“We had to stop the car right by this busy road so Darren could puke from eating seven hot dogs in a row and you shoulda seen my mom...”
“Hey, my birthday’s next Friday. Did I tell you that?”
“Nope. Mine’s October 27th. I wish I’d waited and gotten born on Halloween.” Robin shrugged her shoulders. “So are you going to have a party?”
“Not really.” My whole insides were buzzing with the good news I’d been saving up and putting off telling, to make it even more exciting. “We’re gonna have my cake on Saturday because Dad works Friday, right? He works nights now, but so anyway, listen: My aunt – you’re really going to like her. She’s going to take off work so she can take us, me and you, to the movies over in Kansas City and go see Cleopatra! Won’t that be so neat?”
“I’m not sure that would be an appropriate film for Robin.”
“Mom!” Robin jumped to her feet; we both did. Did I even notice Robin’s mom in her doorway listening to me? No.
“No, please!” I said. “My Aunt Bevy’s gonna call you and…”
But Mrs. Culpepper had turned her attention to Jimmy who was carrying a pink-iced cake across the driveway into her yard. “Is that for us? How nice!”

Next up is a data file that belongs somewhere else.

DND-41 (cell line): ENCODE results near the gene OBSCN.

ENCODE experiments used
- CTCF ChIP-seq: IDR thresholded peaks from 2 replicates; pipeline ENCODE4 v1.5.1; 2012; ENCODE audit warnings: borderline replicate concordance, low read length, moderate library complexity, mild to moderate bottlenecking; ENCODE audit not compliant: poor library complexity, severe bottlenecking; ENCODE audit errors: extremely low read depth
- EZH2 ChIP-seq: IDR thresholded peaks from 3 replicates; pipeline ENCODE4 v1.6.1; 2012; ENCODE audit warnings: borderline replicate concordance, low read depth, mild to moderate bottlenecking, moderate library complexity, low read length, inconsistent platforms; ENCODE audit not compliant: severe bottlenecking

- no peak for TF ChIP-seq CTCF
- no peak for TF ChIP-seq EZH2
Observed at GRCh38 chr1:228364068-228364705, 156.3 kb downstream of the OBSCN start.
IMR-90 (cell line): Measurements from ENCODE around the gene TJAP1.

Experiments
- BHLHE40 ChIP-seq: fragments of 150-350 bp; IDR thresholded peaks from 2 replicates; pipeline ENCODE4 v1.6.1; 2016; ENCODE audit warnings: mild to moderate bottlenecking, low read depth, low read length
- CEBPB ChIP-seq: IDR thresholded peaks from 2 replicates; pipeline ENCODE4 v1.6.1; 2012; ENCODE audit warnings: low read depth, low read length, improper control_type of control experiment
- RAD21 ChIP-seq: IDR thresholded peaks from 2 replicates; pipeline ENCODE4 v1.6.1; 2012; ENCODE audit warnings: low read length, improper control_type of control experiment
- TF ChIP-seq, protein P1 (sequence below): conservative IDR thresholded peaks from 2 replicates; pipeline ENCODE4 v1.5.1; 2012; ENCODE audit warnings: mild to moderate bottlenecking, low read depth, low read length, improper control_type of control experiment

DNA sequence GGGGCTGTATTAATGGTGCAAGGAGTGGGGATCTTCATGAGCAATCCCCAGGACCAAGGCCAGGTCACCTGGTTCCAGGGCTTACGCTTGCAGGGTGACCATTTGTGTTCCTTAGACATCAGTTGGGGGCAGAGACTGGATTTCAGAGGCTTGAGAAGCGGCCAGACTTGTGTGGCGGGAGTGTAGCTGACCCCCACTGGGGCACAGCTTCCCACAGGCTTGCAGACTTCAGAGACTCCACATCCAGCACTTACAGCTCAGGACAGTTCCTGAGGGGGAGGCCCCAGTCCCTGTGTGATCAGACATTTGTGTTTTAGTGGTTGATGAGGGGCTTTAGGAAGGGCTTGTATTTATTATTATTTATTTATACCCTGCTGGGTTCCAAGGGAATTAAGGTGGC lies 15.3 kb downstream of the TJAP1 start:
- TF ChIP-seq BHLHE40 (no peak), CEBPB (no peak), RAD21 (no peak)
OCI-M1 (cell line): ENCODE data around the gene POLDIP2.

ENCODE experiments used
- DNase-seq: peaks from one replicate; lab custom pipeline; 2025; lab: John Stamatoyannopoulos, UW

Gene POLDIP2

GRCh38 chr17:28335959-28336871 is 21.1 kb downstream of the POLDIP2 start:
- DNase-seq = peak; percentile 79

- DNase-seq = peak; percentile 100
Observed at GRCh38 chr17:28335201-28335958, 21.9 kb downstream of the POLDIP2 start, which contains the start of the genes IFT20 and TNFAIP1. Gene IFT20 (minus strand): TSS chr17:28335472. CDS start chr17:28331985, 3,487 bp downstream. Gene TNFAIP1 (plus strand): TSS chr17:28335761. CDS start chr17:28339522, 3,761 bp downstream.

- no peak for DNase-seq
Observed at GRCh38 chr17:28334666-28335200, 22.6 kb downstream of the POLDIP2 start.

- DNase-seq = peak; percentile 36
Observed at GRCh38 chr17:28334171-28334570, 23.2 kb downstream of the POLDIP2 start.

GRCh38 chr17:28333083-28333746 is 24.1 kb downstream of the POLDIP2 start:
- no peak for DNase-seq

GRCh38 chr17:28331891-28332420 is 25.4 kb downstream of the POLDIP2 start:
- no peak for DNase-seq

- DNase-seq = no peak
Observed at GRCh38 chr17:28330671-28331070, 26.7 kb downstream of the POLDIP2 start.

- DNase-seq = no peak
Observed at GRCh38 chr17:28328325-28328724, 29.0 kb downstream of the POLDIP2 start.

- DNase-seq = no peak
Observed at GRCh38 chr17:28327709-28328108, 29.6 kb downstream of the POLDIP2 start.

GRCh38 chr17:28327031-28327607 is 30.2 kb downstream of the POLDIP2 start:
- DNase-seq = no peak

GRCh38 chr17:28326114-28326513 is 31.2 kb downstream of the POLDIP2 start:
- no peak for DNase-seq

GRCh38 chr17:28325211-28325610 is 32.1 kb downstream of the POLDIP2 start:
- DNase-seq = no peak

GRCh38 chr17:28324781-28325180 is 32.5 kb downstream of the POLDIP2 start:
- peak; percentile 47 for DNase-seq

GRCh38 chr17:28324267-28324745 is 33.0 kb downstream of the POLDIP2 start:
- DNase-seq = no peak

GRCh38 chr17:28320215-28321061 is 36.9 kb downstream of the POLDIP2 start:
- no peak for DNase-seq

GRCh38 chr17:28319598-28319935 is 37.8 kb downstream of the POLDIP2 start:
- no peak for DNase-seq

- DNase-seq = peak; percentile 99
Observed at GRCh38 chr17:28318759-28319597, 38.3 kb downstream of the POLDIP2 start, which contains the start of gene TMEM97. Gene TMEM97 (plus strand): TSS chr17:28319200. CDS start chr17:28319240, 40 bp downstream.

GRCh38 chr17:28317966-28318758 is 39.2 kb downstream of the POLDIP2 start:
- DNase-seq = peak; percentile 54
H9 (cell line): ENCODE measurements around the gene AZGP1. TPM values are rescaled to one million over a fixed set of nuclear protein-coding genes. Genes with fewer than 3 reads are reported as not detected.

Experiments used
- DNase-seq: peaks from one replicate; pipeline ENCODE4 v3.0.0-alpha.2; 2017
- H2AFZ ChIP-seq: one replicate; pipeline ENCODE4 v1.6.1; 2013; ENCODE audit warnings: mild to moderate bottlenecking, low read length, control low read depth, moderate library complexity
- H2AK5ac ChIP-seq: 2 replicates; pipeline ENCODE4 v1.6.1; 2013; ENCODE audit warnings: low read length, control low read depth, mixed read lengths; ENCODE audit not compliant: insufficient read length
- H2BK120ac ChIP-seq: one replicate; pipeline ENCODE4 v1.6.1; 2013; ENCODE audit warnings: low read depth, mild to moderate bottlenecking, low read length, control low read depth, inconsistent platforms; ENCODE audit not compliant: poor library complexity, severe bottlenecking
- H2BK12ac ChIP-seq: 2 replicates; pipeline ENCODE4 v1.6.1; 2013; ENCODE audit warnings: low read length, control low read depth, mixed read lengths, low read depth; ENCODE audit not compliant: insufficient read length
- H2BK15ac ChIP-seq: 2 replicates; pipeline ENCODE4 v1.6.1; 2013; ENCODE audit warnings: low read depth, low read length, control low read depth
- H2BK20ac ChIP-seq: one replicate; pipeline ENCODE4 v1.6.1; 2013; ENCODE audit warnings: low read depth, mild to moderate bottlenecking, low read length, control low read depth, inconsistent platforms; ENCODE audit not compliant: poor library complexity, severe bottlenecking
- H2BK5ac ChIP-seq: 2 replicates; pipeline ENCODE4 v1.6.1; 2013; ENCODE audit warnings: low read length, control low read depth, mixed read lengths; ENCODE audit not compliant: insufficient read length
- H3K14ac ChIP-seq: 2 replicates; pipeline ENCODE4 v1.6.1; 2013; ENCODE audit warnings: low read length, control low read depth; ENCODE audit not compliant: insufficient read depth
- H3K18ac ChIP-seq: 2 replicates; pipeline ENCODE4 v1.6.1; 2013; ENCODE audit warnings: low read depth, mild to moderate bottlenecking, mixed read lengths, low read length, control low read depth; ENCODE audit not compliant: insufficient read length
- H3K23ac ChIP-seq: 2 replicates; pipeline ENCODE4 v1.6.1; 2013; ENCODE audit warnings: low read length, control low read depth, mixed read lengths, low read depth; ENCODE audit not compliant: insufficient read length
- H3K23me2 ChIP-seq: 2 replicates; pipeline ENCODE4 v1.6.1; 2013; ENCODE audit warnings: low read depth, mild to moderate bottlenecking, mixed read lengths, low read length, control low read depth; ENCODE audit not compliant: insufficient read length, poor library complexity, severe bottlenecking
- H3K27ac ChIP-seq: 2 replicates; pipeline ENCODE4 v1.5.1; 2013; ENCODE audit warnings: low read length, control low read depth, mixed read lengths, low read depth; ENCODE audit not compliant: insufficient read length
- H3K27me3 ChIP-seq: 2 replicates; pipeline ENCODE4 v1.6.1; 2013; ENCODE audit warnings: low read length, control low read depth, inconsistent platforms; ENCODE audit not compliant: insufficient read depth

Then she caught sight of her kid over in our yard full of puddles and boys. Immediately her smiling mouth was a scowl. Words began pouring out of it like BBs out of a bucket. “Darren Albert Culpepper, you’re soaking wet! And filthy dirty! You come get cleaned up! Robin, we’ll discuss this later. Thank you; what did you say your name was? James? Did you help your mother make this cake?
Oh, you did, Carmen? Well, how very nice; you and your brother had better run along now. Robin needs to set the table for supper. Darren, leave those disgusting sneakers on the porch. We’ll see you later...”
Robin signalled me with a quick look at her treehouse. Her lips made the word, midnight as all three Culpeppers went inside and their door clicked shut.
Sunday, January 29, 2012
Saturday, January 28, 2012
Thursday, January 26, 2012
Monday, January 23, 2012
In which I climb a tree; I get a penpal and a friend.
We Cathcarts go to the store.
Mrs. Culpepper’s mouth opened and her eyebrows shot up to her teeny bangs. “I beg your pardon?”
“Uh, my…er… I mean, no thank you, ma’am. That’s real nice about the cake,” I babbled my way out the door. “But, well – we’re allergic! And I gotta go home now. Nice to meet you guys – honest!”
Outside, goony Darren and Clark were yelling, “So long!” to each other and “Hi!” to Dad as our old Rambler surged up the driveway. Harry and Larry exploded out the front door. “Daddy’s home!” Dad’s eyes and big grin looked light in his grimy face. He wiped his hand on his work pants and handed me his lunchbox so he could hug my shoulder. “Hey, Buddy. How’s your mom?”
“She’s fine.” Especially now, I thought, since I’d saved her from what we both hated: unexpected, snooty company. “Did your job go okay?”